Best PracticesBegin with the end in mind – executive summaries that engage

A well planned, well-written executive summary is a valuable tool.

It puts the reader first by making their time a priority. It reduces the effort required to become familiar with the critical aspects of the content. The summary must convey the purpose of your proposal, business plan or sales pitch.

Sometimes it may be the only thing your audience reads, and an excellent executive summary creates value as a first impression. You should use the executive summary to make a business case, support a position, or tell a story. The reader should know how the subject of your content impacts them. It should be clear how it benefits their work, their company, or their projects.

An executive summary ensures the prospect knows that you understand their pain and plan to solve it.

Your executive summary must pack a punch, entice the reader to give your proposal their full attention and orient them to your most important takeaways.

You will not have long to make a first impression. So, you better do it right. Here is how:

No two executive summaries are the same. You can, however, use information that is standard throughout your offer. In other words, standardise your approach to ensure sales teams adhere to best practices.

As the first piece of reading in your proposal, your executive summary needs must impress right away.
Summarise the business case
Do not summarise the proposal. That is purely a waste of space. Instead, use this space to engage the reader. Get to the heart of the offer and how that addresses their pain points.
Demonstrate understanding
Earn the trust of your prospects by reassuring them that you understand their business. This includes having a solid grasp of challenges particular to their industry, company or role. Focus on your prospect's priorities and where they are feeling the most significant pain.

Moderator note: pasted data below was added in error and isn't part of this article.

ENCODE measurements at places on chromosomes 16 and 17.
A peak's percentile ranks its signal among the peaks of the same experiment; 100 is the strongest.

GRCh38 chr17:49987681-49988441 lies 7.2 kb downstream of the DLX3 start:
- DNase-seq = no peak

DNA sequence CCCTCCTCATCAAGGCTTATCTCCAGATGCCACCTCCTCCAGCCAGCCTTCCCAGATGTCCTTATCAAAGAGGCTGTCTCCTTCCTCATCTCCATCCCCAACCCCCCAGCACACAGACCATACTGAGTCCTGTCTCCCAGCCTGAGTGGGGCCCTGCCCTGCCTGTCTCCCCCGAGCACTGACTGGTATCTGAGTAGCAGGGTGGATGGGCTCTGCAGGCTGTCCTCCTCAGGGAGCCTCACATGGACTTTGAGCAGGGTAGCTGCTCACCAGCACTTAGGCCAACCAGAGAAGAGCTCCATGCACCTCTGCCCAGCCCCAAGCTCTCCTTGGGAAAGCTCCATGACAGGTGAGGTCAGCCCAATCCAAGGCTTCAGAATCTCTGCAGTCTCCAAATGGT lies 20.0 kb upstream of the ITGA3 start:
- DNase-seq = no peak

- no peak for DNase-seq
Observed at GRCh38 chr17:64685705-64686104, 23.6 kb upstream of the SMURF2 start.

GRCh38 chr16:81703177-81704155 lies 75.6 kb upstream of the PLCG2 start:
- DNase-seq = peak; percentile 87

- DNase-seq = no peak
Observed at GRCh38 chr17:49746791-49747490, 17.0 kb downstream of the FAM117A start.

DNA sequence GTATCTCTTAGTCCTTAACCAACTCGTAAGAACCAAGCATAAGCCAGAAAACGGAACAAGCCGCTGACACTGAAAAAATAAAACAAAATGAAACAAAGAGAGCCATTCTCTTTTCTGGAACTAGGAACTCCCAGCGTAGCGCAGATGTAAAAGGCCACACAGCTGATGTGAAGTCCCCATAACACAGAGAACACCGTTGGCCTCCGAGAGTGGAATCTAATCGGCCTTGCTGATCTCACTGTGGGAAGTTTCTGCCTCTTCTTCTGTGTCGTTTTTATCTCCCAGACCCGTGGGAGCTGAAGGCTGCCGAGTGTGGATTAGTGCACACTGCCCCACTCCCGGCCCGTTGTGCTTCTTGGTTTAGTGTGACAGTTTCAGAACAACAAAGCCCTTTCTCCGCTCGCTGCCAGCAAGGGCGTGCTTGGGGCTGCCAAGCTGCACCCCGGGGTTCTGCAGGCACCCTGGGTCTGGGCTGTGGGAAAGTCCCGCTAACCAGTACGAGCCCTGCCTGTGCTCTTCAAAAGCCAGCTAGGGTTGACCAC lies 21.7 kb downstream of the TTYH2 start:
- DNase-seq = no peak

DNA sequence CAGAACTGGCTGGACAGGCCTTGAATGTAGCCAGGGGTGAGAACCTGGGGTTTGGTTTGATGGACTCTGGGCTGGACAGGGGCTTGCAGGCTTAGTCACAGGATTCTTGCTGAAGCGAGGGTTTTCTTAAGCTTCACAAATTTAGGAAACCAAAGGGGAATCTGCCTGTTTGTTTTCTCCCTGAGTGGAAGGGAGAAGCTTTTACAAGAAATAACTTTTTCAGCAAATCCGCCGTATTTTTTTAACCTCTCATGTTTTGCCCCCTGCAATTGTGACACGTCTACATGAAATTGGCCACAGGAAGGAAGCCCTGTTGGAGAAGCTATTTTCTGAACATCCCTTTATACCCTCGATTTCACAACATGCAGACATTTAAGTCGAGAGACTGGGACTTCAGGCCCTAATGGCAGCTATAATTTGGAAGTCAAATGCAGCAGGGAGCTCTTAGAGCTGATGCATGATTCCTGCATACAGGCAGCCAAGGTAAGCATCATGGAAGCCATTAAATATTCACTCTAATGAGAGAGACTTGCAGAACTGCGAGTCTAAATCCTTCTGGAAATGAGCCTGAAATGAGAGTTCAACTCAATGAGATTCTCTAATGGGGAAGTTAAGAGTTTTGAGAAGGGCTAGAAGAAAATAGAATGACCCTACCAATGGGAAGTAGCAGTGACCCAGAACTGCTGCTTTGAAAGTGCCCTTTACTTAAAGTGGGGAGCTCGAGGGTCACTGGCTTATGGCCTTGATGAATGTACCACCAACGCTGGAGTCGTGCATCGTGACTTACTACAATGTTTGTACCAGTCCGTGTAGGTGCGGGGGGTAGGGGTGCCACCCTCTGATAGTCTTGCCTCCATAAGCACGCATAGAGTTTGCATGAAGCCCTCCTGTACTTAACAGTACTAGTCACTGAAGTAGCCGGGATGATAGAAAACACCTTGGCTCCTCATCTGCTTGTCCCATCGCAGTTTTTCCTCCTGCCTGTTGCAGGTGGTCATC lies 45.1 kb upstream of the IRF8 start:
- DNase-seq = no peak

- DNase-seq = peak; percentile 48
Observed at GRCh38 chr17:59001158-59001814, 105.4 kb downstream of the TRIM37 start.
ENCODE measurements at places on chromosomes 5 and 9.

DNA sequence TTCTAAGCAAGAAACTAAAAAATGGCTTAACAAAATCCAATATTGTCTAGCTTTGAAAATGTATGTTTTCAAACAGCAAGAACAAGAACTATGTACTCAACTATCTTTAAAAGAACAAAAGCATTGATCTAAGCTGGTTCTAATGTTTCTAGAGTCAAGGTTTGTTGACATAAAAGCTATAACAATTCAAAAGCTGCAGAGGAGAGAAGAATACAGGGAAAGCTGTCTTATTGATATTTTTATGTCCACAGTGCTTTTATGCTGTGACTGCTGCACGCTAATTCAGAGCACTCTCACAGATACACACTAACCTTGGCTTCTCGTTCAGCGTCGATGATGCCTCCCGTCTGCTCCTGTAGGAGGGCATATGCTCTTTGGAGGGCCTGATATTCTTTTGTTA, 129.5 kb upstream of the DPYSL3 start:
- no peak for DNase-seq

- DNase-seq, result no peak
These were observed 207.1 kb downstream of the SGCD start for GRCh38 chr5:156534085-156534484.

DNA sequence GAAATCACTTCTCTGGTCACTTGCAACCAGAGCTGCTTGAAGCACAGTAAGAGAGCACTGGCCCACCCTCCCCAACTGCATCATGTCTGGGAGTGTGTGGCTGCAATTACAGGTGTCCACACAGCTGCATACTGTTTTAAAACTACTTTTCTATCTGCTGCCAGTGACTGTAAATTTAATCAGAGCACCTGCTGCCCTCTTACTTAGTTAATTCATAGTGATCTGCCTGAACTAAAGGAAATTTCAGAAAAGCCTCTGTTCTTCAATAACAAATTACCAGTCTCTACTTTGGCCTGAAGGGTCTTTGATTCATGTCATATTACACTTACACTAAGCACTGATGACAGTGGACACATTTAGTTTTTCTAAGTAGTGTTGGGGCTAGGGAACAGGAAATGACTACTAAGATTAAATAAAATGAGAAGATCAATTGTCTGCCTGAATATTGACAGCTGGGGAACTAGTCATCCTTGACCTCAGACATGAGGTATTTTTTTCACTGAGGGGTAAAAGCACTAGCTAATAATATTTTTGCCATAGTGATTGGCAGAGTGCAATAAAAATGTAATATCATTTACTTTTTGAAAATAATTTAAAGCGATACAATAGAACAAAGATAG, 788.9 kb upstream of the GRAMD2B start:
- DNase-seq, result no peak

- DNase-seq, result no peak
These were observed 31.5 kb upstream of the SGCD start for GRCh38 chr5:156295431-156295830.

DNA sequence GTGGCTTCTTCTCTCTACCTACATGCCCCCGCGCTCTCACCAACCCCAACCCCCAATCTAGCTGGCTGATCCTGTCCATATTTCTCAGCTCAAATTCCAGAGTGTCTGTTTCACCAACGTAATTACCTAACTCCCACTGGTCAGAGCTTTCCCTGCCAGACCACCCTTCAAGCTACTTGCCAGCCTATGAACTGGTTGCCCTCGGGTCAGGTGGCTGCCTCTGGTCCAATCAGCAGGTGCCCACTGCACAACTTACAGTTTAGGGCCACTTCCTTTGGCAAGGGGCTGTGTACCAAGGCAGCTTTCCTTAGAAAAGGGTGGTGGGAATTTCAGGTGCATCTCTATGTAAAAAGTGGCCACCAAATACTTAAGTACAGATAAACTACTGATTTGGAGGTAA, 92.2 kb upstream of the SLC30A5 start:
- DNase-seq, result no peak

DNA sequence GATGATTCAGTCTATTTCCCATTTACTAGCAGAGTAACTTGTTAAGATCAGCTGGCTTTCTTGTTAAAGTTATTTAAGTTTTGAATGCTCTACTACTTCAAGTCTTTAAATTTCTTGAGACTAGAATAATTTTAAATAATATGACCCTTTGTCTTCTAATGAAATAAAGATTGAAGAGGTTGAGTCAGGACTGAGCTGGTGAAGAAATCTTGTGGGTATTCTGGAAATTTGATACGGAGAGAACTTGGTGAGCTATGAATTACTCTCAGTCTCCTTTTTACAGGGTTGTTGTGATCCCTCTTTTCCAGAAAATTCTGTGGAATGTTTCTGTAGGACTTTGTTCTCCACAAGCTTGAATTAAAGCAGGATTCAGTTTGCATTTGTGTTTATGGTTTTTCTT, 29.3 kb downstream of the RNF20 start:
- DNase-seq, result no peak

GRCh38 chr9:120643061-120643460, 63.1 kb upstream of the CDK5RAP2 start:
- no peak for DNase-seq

What are you going to do to turn this pain around?

Reassure your prospect that you have the expertise and have taken the time to understand their business. In doing so, you will demonstrate your value.
Be specific
Here is where you will grab the buyer's attention: specify their business issues. You have proved your knowledge of their business. Now it is time to get into the details of what keeps them up at night – the problems that stand in the way of success.
Show them the wins
Understanding the problems your prospects face is only half the job. You must demonstrate that you can solve them – better than your competitors can. Now is your opportunity to paint a picture of your prospect's positive outcomes with your solution.

Last words

The executive summary is the first and last thing the prospect will remember. With an excellent executive summary, you will stay top of mind long after the proposal is read. So it is worth taking the time to get it right.
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